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Celebrating a diverse and global workforce through the power of Storytelling

Tiziana Giordano

22 February, 2021 • 5 min read

Celebrating a diverse and global workforce through the power of Storytelling 

Sarah Robertson takes a coffee break with Seenit

 

We all know how much of a difference an inclusive culture can play in raising employee engagement - of course, that’s not something that can be achieved overnight. To build a more inclusive world, we need to shine a spotlight on the individual stories of people within organisations and create a safe space that makes everyone feel recognised.

So, how can you use storytelling to embrace and celebrate your diverse workforce? 🤔

As part of our ongoing webinar series, we spoke to award-winning Executive Producer and Comms Specialist Sarah Robertson. Sarah’s impressive career spans from producing Masterchef and a number of documentaries to working as an employment advisor before she moved to comms and PR. For the last six years, Sarah has been shining the spotlight on the stories within the global HSBC team as part of her role as a visual communications specialist.

Here are some of the key points she shared with us on her experience of celebrating a diverse workforce through storytelling…

1. Find stories that centre around a universal theme

Every story has themes - whether they’re explicitly mentioned or bubbling under the surface. Universal themes such as identity, purpose, love or struggle are concepts that everyone can connect with. Not only do these human stories celebrate the people at the heart of them, but they are easily relatable to the viewer - no matter their age, race, gender or background. Sarah and her team found it impactful to share stories about people who had been through something challenging. Equally, she highlighted the importance of celebrating those who had done something positive for a colleague. These stories connect the brand’s values with the people’s actions, helping to foster a shared culture across a globally dispersed workforce.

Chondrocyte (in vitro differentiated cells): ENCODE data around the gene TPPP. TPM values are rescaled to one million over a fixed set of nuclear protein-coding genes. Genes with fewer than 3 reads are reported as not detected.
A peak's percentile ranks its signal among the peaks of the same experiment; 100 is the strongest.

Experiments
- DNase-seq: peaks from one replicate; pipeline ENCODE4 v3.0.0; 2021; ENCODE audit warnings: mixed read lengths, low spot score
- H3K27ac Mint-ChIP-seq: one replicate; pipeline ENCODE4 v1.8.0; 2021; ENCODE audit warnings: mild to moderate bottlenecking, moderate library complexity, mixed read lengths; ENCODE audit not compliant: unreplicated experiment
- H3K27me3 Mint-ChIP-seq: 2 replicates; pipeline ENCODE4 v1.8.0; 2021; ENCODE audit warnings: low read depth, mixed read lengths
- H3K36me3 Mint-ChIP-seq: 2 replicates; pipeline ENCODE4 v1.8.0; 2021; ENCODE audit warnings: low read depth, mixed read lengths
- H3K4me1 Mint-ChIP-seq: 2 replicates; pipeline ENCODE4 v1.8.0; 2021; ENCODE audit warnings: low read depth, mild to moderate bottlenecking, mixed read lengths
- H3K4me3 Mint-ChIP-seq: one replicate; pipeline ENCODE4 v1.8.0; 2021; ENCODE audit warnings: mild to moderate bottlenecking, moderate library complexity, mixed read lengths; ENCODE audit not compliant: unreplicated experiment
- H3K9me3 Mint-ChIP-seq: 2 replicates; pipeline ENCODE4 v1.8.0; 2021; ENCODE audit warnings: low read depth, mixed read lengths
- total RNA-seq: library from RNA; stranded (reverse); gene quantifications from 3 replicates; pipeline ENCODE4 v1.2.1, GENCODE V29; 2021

2. Get the right people in the room 

As well as a dedicated D&I team, make sure to include your employees in your storytelling from day one. By getting your diverse employees involved at an early stage, you invite them to shape the story. UGC is a highly personal format - when done well, it can build empathy with an audience and create a sense of connection. The insights your people can provide during the planning phase will be invaluable in celebrating the diversity of your workforce. 

 

 

3. Set your goals and embrace accountability

When it comes to production, the more work you can do upfront, the better. Before you launch right in, define the purpose of the content and the mediums you want to use. It could be a pure user-generated video compilation or a mix of images, audio and video. This will help to make the project take off more quickly rather than stagnating on a To-Do list. Sarah rightly mentioned how such projects fall to the wayside if there isn’t one person heading it up. Instead of treating it as a “nice to have”, make sure you’ve got a dedicated individual or committee leading the charge. 

4. Involve people in your storytelling

Keep it simple.  Asking too many questions in your brief/filming instructions will make your people feel overwhelmed by the ask. Employees can feel nervous getting involved in projects that put the spotlight on them, but by keeping the brief succinct and asking only 1-2 questions, you encourage participation. Sometimes, the best content is the unplanned moments that are captured from an unscripted scene. These moments humanise the content and create a sense of togetherness. 

 

 

5. Build trust with the people you’re going to include

During the webinar, Sarah touched on how many diverse employees aren’t going to speak up unless they feel comfortable doing so. Rather than asking the right questions, it’s about showing your people that there is a support network for them. If they feel comfortable, they will use the platform as an opportunity to educate others on their experiences. They aren’t going to share stories spontaneously, but the safer they feel doing so, the more likely they will be to get involved in the future.  

 

 

Every organisation is different, and so too will be the appetite for talking about sensitive subjects. The most important thing you can do from an early stage is to get the right people in the room. At HSBC, Sarah had a dedicated D&I team, but she explained how beyond this, it was vital to involve the people from minority groups themselves. By co-creating with the right people, you create an environment where diverse employees feel empowered to speak about the challenges they have experienced. 

Finally, Sarah advised those starting on their diversity storytelling journey to be bold and to take a leap of faith. Rather than waiting until the right pieces are in place in terms of policies and processes, start raising awareness of diversity and inclusion by sharing those stories. In other words, change won’t happen unless you start making tangible efforts to create inclusion. It may not be a silver bullet, but storytelling can be the perfect tool in celebrating your diverse workforce and fostering a sense of mutual understanding. 

Want to learn more about how storytelling can be used to bring your D&I strategy to life? Get in touch with our Seenit experts!

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